The Isaiah Berlin Virtual Library

Taking Dictation from Isaiah Berlin

Letters from Lelia Brodersen

Excerpts from two letters that I wrote to a friend in March of 1952, when Berlin was a Visiting Lecturer at Bryn Mawr College and when I was doing graduate work at Bryn Mawr, was therefore short of money, and was picking up earnings wherever I could find them.

Letter postmarked 2 March 1952
At the end of last week Mrs Manning[1] called me & boomingly inquired whether I could assist international relations to the extent of helping Isaiah Berlin with his correspondence. Yes, Mr. Nahm[2] had told her that I had told him that I no longer took shorthand – but she thought the most important thing was to be able to understand him (Berlin). The previous incumbent, she said casually, had broken down & never returned. I said I would try. Shortly thereafter he called. He has an Oxford accent, a lisp, an inability to say r, & the most inconceivably rapid “delivery” that I have ever heard outside of a patter song [...] We arranged that I was to appear at 11 Tuesday morning. Monday evening I went to his lecture on Fichte & was appalled. He bowed hastily, established himself behind the lectern, fixed his eyes on a point slightly to his right & over the heads of the audience, & began as if a plug had been pulled out. For precisely an hour, with scarcely a second’s pause & with really frightful speed, he poured forth what was evidently a brilliant lecture from the little I could catch of it. He never shifted the direction of his gaze once. Without a pause he swayed back & forth, so far that each time one was sure that he was going to topple over, either forward or backward. His right hand he held palm up in the palm of his left hand, & for the whole hour shook both hands violently up & down as if he were trying to dislodge something from them. It was scarcely to be believed. And all the time this furious stream of words, in beautifully finished sentences but without pauses except for certain weird signals of transition such as “ ... & so it is evident that Kant’s idea of freedom was in some ways very dissimilar to the idea of freedom which Fichte held, W E L L!”  I was exhausted at the end, & yet I am sure that if ever I saw & heard anyone in a true state of inspiration it was then. It is really a tragedy that communication is almost impossible.

“W E L L!”  On Tuesday, typewriter in hand & despair in heart, I arrived at the Deanery, where he is staying. The rest is anticlimactic. I took his letters directly on the typewriter, which forced him to make pauses, since the noise of the machine forced itself upon him; he is happy to have things struck over, x’ed out, etc., & will sign literally anything; his letters are charming & occasionally  pathetic; & he is movingly shy, polite, helpless, & apologetic. And – on Thursday, when I went again, & he was shortly called to the telephone, I started to read a reprint which he had lying on his desk – “Lev Tolstoy’s Historical Scepticism.”[3] I was at once caught up into it; & when he came back I asked him if he could  spare it for a few days. “Oh, take it, take it,” he said, fumbling madly among his papers. “I have them to send to people – take it – keep it.” So I did, & when I had finished it I settled once & for all into the impression that here was a near-great, if not a really great man. I’ll bring it for you to read [...]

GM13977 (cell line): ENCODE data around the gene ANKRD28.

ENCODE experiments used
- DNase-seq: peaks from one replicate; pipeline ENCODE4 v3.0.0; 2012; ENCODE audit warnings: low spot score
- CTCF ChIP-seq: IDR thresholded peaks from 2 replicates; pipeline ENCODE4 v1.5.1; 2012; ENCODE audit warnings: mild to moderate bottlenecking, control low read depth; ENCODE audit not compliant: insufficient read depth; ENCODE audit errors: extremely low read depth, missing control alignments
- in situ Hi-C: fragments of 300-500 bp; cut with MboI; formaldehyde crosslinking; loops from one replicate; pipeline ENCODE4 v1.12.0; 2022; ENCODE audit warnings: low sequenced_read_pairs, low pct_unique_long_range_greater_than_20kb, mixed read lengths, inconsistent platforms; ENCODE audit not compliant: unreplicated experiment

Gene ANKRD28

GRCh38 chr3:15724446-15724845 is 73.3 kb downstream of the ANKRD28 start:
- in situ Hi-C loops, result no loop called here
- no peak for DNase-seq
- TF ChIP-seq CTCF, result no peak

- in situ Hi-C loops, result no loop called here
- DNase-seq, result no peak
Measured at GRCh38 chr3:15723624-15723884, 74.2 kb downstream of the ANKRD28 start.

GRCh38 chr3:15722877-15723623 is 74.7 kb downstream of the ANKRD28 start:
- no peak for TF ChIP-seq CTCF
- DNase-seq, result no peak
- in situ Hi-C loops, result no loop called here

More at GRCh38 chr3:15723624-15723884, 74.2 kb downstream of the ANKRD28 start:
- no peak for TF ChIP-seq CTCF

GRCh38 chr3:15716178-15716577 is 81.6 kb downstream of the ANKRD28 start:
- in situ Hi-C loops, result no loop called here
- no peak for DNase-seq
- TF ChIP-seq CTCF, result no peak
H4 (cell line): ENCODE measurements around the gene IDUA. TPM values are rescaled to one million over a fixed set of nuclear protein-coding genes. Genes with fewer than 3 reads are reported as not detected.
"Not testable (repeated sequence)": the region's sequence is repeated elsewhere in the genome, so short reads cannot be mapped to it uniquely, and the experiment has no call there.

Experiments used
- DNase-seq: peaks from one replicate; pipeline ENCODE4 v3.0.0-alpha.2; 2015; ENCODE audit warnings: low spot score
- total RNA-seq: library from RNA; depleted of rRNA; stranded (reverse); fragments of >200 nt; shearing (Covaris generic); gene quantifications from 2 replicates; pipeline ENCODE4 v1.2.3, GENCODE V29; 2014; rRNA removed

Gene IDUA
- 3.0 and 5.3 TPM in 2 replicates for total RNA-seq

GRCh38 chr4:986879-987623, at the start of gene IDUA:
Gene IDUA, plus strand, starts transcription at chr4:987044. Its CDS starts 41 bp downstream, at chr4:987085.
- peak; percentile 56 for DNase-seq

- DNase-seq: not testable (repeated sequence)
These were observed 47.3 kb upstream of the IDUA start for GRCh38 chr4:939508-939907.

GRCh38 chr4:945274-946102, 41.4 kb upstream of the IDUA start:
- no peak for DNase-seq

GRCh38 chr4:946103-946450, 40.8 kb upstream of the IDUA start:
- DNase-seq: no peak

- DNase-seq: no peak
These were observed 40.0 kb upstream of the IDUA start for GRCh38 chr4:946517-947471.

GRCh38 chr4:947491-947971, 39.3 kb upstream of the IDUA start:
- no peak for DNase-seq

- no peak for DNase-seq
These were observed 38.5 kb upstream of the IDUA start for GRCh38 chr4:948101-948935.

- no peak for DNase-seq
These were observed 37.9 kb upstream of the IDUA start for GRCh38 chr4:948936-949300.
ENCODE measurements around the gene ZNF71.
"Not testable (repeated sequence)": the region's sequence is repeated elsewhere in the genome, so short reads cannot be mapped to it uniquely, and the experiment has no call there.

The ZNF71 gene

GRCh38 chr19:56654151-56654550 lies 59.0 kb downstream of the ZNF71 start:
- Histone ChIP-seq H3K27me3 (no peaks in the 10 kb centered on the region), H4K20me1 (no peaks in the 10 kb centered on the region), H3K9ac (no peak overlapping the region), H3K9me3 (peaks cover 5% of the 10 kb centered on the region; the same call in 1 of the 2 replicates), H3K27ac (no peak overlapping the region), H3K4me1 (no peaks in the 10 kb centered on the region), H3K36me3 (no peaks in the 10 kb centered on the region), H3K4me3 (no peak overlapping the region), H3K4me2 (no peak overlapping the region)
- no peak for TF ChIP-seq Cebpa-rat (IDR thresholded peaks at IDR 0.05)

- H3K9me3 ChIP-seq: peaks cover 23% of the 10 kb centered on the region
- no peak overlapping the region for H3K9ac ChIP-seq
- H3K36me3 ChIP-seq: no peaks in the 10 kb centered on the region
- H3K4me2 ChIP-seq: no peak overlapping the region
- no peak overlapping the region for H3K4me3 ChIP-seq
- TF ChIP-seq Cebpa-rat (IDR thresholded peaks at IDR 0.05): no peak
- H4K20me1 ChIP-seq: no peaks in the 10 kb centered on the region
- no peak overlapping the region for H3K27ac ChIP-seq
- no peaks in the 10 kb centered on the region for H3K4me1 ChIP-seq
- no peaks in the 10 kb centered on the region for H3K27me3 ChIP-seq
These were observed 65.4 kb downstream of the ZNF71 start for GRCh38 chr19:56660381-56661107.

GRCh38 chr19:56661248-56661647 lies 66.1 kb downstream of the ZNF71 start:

Anyway, it is a fascinating experience altogether, & I see no signs of collapse yet. I am to go again on Monday – perhaps no more – he doesn’t say. He referred to Bryn Mawr, by the way, in one of his letters as “this very civilized corner of the world” – which is a compliment from a Fellow of All Souls!

Letter postmarked 17 March 1952
On Monday I cope with Isaiah for the last time [...] Last time was remarkable. He dictated for an hour & a half & stood squarely in front of me for the whole time, which certainly made the understanding much easier. Somehow, in the middle of a letter, he became aware that the huge window-pane beside him had a hole at the top & a crack running down from it the whole length of the window. He made noises of interest & ran his finger along the crack. I muttered something about somebody’s having been shooting at him, & he looked at me with an absolute gleam in the face, saying, “Yes, exactly! It does look exactly like a bullet hole, doesn’t it?” After a moment spent in silent & joyful contemplation of this fact he went on dictating, & I, of course, went on typing. Suddenly I heard him say, “Oh, good heavens!” I looked up, & saw him helplessly affixed to the window by his sleeve. He had leaned against the pane, the crack had nipped up a length of his sleeve, & there he was, unable to reach the situation with either hand. I rose up to rescue him, he assuring me repeatedly, as I worked, that “Such a thing never happened before – absolutely never happened before!” Eventually I pried him out, exhorting him the while to hold still & not cut the cloth, & being exhorted with equal vehemence not to cut my fingers. Cloth, fingers, & personnel survived. It is, somehow, in spite of his protestations, just the sort of thing one would expect to happen to him.

I have grown curiously fond of him. I won’t be sorry to conclude the secretarial part of it, but I will be sorry to see him go. There is a peculiar sweetness & charm there which grows upon one half-imperceptibly. It has really been quite an experience altogether.

1. Dean of the Undergraduate School. [back]
2. Chairman of the Philosophy Department. [back]
3. This was to become The Hedgehog and the Fox in 1953. [back]
© Lelia Brodersen  2001

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